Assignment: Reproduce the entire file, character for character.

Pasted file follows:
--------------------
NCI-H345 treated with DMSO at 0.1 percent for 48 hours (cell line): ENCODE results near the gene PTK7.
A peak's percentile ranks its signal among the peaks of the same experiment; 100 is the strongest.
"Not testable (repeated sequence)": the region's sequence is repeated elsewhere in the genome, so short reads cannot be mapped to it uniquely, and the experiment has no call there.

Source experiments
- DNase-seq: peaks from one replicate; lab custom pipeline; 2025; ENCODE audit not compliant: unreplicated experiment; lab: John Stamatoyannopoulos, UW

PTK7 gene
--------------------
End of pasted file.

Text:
NCI-H345 treated with DMSO at 0.1 percent for 48 hours (cell line): ENCODE results near the gene PTK7.
A peak's percentile ranks its signal among the peaks of the same experiment; 100 is the strongest.
"Not testable (repeated sequence)": the region's sequence is repeated elsewhere in the genome, so short reads cannot be mapped to it uniquely, and the experiment has no call there.

Source experiments
- DNase-seq: peaks from one replicate; lab custom pipeline; 2025; ENCODE audit not compliant: unreplicated experiment; lab: John Stamatoyannopoulos, UW

PTK7 gene